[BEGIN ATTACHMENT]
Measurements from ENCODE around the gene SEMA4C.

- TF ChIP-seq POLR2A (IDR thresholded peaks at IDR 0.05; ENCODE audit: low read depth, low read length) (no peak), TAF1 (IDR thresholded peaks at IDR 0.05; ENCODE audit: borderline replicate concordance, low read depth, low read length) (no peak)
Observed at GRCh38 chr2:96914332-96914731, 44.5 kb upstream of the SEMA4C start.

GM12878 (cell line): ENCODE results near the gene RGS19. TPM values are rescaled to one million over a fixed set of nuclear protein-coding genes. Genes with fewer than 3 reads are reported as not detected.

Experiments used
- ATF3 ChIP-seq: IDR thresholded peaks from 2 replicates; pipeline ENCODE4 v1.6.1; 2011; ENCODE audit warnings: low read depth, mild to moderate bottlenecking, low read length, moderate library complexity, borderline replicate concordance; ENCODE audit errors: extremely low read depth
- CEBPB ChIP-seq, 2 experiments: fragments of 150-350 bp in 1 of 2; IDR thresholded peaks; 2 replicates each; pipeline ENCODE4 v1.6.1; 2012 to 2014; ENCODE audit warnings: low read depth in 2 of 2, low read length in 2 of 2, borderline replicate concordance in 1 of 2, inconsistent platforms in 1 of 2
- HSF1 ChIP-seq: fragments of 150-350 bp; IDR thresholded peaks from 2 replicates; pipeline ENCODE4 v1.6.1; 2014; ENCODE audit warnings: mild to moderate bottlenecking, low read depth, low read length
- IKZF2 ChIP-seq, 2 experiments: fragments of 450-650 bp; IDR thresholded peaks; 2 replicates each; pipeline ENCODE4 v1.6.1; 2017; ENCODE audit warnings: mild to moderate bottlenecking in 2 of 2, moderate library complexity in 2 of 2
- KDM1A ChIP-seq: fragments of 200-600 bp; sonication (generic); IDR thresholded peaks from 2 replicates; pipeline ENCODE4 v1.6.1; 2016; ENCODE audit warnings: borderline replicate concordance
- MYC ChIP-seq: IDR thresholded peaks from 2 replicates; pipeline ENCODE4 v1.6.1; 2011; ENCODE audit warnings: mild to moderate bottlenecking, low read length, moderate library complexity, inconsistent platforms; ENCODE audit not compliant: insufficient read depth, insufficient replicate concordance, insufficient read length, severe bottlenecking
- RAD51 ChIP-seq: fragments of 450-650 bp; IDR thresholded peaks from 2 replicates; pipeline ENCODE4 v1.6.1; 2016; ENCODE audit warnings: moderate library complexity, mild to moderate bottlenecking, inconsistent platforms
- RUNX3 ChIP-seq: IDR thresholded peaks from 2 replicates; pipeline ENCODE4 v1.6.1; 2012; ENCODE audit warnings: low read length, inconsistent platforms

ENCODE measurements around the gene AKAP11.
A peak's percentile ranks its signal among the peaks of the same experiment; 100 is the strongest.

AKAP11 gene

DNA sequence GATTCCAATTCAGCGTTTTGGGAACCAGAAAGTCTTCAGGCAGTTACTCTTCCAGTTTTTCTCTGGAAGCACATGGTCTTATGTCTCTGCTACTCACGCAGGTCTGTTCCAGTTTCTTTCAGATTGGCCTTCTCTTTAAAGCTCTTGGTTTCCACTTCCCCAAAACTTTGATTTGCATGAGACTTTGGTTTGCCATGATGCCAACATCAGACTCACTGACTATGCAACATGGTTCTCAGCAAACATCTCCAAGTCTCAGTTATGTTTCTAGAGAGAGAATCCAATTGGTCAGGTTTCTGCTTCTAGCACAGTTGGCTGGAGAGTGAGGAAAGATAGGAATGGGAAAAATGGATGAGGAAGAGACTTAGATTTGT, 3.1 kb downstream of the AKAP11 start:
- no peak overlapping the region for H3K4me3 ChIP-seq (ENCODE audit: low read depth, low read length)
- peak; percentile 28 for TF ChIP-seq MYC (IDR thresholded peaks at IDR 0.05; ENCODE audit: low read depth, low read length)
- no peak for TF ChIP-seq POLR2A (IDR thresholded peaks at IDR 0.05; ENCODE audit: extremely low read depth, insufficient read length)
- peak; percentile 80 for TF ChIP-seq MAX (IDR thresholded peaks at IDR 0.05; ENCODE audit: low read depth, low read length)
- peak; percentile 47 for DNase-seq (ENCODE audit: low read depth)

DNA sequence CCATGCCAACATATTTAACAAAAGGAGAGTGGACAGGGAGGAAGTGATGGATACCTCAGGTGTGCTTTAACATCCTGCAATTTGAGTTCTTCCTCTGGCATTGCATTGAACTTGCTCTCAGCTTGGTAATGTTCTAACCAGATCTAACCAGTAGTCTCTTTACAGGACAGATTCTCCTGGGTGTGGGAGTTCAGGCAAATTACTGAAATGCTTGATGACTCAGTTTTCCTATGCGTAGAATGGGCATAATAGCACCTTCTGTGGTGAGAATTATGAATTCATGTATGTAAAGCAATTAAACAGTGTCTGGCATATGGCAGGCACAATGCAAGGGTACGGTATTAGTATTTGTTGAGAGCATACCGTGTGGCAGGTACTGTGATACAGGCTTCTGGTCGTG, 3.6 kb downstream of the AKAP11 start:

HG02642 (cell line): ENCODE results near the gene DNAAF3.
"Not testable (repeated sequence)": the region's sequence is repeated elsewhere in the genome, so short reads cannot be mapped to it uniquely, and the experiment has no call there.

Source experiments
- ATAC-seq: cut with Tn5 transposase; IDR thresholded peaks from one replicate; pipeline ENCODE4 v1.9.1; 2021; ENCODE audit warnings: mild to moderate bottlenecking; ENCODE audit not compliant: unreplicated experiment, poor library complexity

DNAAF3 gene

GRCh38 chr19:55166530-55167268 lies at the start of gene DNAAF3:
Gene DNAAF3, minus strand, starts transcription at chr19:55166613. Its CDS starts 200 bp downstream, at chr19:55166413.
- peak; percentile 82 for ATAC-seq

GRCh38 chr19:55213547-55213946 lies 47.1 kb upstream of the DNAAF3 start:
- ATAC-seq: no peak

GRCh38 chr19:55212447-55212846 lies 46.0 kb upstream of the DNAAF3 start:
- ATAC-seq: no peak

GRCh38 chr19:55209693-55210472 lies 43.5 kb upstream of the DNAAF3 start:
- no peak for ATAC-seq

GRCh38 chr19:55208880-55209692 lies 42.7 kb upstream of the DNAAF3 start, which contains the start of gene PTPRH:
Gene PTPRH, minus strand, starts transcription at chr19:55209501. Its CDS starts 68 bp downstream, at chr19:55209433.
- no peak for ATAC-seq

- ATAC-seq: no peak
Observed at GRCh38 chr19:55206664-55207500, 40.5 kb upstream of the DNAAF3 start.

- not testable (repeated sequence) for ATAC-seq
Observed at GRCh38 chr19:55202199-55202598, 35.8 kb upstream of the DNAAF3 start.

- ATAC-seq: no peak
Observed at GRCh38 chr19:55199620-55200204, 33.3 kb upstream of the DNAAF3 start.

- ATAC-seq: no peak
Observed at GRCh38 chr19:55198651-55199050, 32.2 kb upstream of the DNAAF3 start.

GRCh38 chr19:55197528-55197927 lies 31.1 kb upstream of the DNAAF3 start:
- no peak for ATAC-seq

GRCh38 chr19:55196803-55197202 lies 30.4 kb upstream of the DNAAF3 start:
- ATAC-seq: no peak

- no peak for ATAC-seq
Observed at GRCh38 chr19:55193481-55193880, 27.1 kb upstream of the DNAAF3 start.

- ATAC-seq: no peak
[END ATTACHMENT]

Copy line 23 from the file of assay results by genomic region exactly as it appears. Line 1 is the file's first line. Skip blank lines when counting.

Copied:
DNA sequence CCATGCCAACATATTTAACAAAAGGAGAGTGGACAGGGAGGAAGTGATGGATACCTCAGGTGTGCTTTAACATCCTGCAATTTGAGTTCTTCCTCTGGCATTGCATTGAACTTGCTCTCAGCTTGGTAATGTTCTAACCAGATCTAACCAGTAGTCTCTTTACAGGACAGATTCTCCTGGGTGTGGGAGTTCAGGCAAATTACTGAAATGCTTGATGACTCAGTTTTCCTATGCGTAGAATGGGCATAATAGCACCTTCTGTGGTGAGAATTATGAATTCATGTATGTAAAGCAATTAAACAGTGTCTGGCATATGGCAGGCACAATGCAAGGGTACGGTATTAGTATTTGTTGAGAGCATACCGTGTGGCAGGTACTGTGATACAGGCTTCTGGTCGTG, 3.6 kb downstream of the AKAP11 start: